The AT also incorporates an Ethernet interface with part of the IP routing functionality. Based on this routing, selected IP packets from the Ethernet are transmitted to the local loop to the AS. The voice and data are multiplexed on the local loop and carried using DSL techniques
including n-isdn, HDSL, ADSL or any other digital subscriber loop technique, the choice depending on the number of telephones and the maximum data rate to be supported.
At the AS the voice signals from all subscribers are passed on to the PSTN local exchange (LE) via the V5.2 interface or any other interface supported by the local exchange. The IP packets are separated from the voice signals and the IP packets from all subscribers are passed on to an integral routing engine (located inside the AS). This routes the IP packets to one of several ISPs over 64 kbps dial-up or 64 kbps / 1.544 Mbps / 2 Mbps leased connections. IP packets from many users share these data links to the ISPs. The dial-up leased connections are also made via the V5.2 interface or other equivalent exchange interface.
Thus, voice and Internet traffic are combined on the single dedicated local loop to each subscriber and the voice and data are subsequently seperated before entering the PSTN, and relying on statistical multiplexing computer data efficiently share a few links to the ISPs (which also go through the PSTN).
USE OF DSP IN AT IMPLEMENTATION
While the AT can use off the shelf custom components, a novel use of DSP along with a Application Specific Integration Chip (ASIC) enables realisation of the device at low cost (Fig.2). Analog functions such as driving the telephone speaker, and collision detection on Ethernet are performed in hardware. Time critical functions such as maintaining the 9.6 μs inter-frame gap in Ethernet are done in hardware. All other protocol processing is done in software, leading to lower cost and greater flexibility. This is facilitated by the use of a DSP, traditionally used for signal processing, in a non-traditional manner. The excellent I/O capabilities of the DSP make it well suited for the purpose.
The signals from both Ethernet and the telephones pass through the DSP Hence diverse processing of the data can be done. In particular, the DSP includes certain routing functions such as ARP processing and filtering of local packets. It is only due to these that the IP packets from the 10 Mbps Ethernet can be accommodated on the lower bit rate Digital Subscriber Loop (DSL) without unacceptable congestion and delays.
THE DSL (DIGITAL SUBSCRIBER LOOP OR LINE)
The function of the DSL is to transmit a bit stream at speeds ranging from 144 Kbps to several Mbps over the standard twisted-pair local loop between a subscriber and the local exchange.
THE DSP (DIGITAL SIGNAL PROCESSOR)
The function of the DSP is ethernet protocol processing, IP routing functions, multiplexing and demultiplexing, packetization of voice samples, device management and other computation.
THE ASIC (APPLICATION SPECIFIC IC)
The function of the ASIC is to interface between the DSP and the Ethernet LAN and the telephone, and to implement time-critical parts of the Ethernet protocol.
USE OF DSP IN AS IMPLEMENTATION
The Access Switch can be implemented using off the shelf components. However, use of DSP enables a low-cost realisation. The Access Switch AS accepts voice and data streams from N active users through a number of DSP-based interface modules (Fig.3). Each such module
separates the voice streams from the subscribers and sends them to the V5.2 AN protocol (or any protocol used by an exchange with similar functions) in the routing engine and, thereafter, to the local exchange via the El/Tl lines. Likewise, IP packets are put into the buffer memory. As the packet passes through the interface module DSP, it attempts to route it based on certain criteria. If this succeeds, the packet is passed to the appropriate output DSP. If not, the routing engine performs full IP routing to determine the output DSP.
The functions of the DSP is IP routing, V5.2 protocol processing, separation of data and voice, dynamic allocation of lines to ISPs, network management and other computation.
The fiinction of the buffer memory is to temporarily accumulate data packets from subscribers in order to efficiently utilize the lines to the ISPs and to avoid congestion on the said lines.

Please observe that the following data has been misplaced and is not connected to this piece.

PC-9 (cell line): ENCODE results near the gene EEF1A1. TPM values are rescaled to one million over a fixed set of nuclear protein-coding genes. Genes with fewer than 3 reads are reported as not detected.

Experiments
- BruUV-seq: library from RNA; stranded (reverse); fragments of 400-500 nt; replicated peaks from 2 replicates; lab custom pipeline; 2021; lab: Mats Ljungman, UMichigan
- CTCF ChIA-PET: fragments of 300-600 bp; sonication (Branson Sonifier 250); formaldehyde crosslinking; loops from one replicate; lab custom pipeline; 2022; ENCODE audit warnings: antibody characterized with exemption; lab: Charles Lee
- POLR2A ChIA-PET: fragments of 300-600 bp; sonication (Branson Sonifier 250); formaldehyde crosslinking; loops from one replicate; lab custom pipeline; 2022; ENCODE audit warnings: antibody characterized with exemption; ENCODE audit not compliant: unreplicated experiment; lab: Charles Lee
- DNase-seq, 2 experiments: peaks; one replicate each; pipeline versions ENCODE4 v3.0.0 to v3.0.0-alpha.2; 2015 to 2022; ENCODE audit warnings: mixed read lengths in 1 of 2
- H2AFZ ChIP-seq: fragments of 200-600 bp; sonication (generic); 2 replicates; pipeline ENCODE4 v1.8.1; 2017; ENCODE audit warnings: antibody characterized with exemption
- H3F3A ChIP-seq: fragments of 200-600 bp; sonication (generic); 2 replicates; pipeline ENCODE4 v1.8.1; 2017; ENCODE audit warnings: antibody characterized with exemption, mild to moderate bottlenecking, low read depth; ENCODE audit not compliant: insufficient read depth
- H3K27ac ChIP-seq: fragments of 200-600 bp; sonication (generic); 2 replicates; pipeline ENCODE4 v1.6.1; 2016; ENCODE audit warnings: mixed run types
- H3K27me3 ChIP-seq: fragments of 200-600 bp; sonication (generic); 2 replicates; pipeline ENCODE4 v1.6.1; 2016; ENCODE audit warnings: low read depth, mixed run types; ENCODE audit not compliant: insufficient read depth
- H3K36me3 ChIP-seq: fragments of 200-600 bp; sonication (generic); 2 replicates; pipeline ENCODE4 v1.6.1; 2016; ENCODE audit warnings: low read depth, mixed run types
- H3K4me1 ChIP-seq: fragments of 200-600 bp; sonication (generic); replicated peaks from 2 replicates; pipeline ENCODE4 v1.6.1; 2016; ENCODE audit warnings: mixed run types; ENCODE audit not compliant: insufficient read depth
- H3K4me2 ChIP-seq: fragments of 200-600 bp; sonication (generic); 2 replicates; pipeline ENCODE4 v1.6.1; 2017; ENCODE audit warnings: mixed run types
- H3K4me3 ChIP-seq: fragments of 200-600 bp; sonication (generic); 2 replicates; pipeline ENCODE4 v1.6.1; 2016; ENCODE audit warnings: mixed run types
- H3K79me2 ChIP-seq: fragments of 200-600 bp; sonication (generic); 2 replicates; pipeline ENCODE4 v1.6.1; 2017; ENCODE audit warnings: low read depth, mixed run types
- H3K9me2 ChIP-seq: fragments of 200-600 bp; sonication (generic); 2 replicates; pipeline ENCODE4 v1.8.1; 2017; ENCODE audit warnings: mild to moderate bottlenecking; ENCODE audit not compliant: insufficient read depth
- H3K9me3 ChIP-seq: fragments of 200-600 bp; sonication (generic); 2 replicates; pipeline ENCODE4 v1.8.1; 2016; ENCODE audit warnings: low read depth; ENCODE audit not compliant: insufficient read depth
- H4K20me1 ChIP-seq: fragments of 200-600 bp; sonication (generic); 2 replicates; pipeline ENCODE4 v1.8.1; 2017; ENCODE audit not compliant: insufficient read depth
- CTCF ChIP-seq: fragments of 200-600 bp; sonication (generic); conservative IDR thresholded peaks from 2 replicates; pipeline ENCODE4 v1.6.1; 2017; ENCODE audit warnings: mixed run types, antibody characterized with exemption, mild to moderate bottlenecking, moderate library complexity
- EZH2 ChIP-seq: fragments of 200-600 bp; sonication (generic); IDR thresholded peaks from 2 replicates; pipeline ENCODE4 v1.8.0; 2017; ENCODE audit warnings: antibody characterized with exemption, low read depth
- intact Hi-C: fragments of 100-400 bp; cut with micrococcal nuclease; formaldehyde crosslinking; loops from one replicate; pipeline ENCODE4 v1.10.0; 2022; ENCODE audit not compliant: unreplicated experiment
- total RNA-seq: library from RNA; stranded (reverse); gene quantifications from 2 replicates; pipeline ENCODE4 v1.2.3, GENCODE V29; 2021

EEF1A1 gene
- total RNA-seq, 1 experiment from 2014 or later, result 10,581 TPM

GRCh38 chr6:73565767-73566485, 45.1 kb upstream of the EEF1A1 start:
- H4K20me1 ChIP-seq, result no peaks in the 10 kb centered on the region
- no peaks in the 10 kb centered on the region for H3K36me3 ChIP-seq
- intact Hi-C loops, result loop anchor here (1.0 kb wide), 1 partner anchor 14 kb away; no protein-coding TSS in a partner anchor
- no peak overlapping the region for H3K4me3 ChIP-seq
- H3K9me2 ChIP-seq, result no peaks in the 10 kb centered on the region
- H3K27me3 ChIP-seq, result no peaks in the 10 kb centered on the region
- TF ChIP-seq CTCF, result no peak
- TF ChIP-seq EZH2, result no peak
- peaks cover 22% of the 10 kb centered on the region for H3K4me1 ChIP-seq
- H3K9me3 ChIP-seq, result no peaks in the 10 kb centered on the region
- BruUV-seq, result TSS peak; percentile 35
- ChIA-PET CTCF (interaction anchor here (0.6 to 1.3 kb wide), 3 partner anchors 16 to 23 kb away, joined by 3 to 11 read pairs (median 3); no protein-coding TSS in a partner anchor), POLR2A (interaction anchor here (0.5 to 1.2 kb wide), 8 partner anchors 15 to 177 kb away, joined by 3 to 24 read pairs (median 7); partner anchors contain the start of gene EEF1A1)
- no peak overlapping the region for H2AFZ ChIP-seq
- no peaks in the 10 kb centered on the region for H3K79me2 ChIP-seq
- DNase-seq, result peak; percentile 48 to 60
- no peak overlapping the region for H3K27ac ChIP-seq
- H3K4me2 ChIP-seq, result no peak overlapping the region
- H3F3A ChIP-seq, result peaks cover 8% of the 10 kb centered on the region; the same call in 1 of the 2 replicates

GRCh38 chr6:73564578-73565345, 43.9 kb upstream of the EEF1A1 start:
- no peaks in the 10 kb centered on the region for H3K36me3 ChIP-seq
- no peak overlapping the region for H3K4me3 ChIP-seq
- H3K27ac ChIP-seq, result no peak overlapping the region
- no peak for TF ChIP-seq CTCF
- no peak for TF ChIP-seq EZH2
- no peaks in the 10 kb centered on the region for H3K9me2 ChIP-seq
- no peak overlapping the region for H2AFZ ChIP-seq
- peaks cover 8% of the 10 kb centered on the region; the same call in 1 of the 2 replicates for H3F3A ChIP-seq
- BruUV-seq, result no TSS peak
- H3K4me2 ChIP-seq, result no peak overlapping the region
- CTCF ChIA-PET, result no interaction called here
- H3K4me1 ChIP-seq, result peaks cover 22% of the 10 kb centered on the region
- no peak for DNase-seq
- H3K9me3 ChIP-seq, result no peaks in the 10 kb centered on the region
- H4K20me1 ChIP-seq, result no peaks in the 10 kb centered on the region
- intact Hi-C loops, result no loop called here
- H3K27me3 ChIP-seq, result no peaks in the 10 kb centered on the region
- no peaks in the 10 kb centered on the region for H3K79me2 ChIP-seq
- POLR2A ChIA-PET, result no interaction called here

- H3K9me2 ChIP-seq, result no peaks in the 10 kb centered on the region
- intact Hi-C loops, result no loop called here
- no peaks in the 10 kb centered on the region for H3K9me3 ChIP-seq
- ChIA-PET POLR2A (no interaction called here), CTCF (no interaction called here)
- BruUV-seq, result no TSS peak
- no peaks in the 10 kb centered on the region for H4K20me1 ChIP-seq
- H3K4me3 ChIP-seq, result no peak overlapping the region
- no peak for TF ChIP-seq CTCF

The function of the routing engine is to separate data packets based on their addresses and to transmit them in various outgoing links. This is based on the IP standards.
THE INTERFACE MODULE
This consists of a DSP and ICs for DSL interface The fiinctionsof these are separation of voice and data, DSL related processing and routing of data packets The data path connecting the access terminals to the Access switch is internal to the device. Hence, it could use any convenient signalling and protocols. However, the twisted pair local loop used for this data path may be a part of a bundle of such cables, some of which may be used for other purposes such as traditional voice telephony. Hence, we choose any of the standard digital subscriber loop physical layers accepted by telecom bodies. These include ISDN at 144 Kbps, HDSL at 1 Mbps, 2 Mbps, ADSL at 6 Mbps and others.
The terms and expressions in this specification are of description and not of limitation and it is understood that various other embodiments of the device proposed herein are possible without departing from the scope and ambit of this invention.
1. A device for simultaneously providing permanent Internet access and normal voice telephony to subscribers, using a single conventional telephone line per subscriber, comprising at least one Access Terminal for being located at user-premises and at least one Access Switch for being located outside the said premises, the output side of said Access Terminal being connectable to the input side of the said Access Switch by the known telephone line, while the input side of the said Access Terminal is connectable to one or more telephones on the user-premises and also to one or more computers on the said premises, and the output side of the said Access Switch is connectable to the PSTN for voice transmission and to Internet Service provided for computer data transmission.
2. A device as claimed in Claim I and Claim 2 wherein the Access Terminal comprises a DSL, DSP and ASIC with telephone interface and Ethernet interface.
3. A device as claimed in Claim 1 and Claim 2 wherein the Access Switch comprises a DSP, '
buffer memory; routing engine connected to an interface module.
4. A device for simultaneously providing permanent Internet access and normal voice
telephony to subscribers using conventional telephone lines substantially as herein
described with reference to, and as illustrated in, the accompanying drawings.
|Indian Patent Application Number||1878/MAS/1998|
|PG Journal Number||26/2007|
|Date of Filing||19-Aug-1998|
|Name of Patentee||INDIAN INSTITUTE OF TECHNOLOGY|
|Applicant Address||IIT P.O, CHENNAI,600 036|
|PCT International Classification Number||H04L12/00|
|PCT International Application Number||N/A|
|PCT International Filing date|